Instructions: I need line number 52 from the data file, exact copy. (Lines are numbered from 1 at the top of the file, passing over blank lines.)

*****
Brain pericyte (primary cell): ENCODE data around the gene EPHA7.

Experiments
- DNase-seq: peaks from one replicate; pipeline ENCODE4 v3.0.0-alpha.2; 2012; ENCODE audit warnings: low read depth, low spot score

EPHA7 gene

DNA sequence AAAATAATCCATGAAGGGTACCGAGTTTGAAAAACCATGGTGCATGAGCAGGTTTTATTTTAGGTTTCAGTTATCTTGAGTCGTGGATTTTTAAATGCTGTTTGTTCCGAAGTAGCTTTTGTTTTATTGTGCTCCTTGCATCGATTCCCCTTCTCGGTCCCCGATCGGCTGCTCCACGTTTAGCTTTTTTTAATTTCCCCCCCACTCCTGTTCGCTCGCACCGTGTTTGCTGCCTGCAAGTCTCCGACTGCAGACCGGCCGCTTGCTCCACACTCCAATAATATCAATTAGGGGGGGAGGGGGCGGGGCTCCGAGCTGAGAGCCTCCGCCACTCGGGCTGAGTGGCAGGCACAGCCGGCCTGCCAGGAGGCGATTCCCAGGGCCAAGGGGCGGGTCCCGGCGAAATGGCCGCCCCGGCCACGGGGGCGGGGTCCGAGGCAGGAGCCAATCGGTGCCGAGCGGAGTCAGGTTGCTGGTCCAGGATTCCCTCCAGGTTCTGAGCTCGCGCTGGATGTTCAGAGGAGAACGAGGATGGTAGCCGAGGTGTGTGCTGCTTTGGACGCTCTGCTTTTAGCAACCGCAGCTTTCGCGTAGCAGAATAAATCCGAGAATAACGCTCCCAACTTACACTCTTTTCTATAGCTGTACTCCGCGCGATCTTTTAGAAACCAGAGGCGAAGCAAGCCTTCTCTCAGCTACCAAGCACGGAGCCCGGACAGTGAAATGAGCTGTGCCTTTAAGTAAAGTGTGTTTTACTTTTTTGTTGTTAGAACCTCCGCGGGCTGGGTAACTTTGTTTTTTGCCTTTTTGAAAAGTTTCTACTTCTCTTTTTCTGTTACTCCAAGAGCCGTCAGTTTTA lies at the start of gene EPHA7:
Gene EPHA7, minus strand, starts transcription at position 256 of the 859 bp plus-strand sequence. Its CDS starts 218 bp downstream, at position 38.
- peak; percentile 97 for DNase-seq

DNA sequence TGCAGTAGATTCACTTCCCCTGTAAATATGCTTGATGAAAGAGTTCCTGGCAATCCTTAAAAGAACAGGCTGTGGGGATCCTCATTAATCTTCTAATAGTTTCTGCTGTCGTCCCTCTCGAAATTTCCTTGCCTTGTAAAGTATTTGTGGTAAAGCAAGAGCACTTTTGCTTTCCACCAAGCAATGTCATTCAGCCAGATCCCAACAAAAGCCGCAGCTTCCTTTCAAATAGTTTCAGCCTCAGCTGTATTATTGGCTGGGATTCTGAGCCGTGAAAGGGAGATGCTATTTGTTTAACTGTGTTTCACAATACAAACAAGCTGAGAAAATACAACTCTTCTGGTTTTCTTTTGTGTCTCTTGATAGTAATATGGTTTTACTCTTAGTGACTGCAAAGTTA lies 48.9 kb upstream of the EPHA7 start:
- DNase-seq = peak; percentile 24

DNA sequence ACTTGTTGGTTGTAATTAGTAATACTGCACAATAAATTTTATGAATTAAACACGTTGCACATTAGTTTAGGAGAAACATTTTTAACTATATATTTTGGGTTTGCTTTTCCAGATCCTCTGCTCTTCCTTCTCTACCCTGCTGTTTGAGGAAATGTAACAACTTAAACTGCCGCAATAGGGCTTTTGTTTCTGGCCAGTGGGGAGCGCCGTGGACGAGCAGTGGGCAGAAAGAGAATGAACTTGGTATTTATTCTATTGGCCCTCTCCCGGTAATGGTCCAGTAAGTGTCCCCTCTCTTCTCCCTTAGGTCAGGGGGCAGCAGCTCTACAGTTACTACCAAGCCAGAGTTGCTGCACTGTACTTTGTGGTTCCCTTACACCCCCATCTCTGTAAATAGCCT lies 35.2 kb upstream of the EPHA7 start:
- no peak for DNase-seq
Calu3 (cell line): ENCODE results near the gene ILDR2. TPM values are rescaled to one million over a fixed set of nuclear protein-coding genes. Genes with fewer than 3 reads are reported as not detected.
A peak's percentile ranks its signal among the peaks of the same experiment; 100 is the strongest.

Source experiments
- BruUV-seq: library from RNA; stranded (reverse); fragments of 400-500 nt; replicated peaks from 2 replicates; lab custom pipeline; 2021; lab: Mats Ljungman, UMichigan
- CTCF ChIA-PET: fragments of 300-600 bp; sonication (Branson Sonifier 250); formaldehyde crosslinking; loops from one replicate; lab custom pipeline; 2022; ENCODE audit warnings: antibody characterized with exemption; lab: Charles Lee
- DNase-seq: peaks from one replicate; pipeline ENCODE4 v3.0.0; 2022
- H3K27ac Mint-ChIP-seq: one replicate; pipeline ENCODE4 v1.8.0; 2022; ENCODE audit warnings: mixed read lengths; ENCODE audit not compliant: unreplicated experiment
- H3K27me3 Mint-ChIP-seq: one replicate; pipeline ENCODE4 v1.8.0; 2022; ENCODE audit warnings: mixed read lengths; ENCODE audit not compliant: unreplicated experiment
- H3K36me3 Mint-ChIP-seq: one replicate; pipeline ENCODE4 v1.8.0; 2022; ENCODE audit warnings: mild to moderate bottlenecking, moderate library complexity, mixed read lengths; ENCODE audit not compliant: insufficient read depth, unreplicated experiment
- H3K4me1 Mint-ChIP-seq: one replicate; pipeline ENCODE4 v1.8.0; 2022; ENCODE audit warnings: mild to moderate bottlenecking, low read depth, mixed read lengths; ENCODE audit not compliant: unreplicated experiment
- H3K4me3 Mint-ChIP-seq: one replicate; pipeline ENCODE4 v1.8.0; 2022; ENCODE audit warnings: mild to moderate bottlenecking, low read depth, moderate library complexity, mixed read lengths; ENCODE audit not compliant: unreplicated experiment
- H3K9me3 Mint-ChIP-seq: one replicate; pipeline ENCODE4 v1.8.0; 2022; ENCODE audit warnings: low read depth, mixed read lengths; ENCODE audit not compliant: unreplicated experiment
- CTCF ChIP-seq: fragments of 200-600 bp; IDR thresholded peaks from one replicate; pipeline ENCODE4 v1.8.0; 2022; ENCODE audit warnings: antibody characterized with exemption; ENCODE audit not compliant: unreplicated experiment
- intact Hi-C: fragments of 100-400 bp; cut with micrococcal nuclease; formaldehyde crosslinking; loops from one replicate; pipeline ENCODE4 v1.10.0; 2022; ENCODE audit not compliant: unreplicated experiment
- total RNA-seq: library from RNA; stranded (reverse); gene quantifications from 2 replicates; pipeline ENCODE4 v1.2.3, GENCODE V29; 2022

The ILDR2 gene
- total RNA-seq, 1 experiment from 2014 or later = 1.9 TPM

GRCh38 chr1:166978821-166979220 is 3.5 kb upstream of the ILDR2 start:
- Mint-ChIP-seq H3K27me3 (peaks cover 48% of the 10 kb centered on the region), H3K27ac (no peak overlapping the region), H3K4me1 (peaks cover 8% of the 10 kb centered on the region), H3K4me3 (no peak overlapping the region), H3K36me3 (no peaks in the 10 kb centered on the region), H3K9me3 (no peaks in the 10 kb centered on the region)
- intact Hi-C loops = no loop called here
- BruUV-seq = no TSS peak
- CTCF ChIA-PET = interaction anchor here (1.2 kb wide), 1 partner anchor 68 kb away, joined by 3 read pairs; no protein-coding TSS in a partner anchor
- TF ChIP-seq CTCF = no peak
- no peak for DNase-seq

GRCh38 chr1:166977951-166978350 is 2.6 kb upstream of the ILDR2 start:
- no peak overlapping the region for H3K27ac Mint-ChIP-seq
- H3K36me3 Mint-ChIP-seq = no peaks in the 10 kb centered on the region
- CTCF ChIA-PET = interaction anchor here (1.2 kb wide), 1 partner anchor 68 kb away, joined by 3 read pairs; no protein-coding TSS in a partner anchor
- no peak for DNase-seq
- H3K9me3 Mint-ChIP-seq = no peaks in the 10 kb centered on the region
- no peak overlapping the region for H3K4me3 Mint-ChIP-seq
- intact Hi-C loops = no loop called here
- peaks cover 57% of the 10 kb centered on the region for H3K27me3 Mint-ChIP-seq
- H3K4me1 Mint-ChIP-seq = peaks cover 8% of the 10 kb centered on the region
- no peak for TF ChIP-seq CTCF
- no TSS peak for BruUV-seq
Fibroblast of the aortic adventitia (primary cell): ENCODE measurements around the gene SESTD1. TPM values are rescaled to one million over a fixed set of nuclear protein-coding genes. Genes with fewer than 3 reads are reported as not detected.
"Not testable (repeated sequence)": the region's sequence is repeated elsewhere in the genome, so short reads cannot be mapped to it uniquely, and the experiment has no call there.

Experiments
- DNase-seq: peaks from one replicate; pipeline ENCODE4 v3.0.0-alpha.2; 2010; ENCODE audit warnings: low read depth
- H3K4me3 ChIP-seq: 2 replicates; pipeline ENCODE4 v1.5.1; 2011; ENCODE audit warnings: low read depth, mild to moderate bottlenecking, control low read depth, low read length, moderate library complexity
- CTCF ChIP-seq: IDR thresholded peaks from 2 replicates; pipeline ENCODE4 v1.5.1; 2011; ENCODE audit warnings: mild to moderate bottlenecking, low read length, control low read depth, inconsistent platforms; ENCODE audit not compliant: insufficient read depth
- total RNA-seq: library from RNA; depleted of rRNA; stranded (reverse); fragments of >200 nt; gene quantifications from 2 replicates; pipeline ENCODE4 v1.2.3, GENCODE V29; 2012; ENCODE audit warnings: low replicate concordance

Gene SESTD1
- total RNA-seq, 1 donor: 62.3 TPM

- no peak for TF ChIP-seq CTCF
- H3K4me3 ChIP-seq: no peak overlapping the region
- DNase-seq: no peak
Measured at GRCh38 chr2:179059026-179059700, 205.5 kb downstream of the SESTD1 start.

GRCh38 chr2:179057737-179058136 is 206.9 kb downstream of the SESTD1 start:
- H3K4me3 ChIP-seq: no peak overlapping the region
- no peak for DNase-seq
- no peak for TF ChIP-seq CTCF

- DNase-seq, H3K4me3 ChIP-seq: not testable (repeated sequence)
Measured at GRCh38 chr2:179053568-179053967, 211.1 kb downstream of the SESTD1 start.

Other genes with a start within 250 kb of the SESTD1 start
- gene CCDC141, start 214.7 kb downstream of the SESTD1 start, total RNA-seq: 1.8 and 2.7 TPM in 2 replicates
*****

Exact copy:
- H3K4me3 ChIP-seq: 2 replicates; pipeline ENCODE4 v1.5.1; 2011; ENCODE audit warnings: low read depth, mild to moderate bottlenecking, control low read depth, low read length, moderate library complexity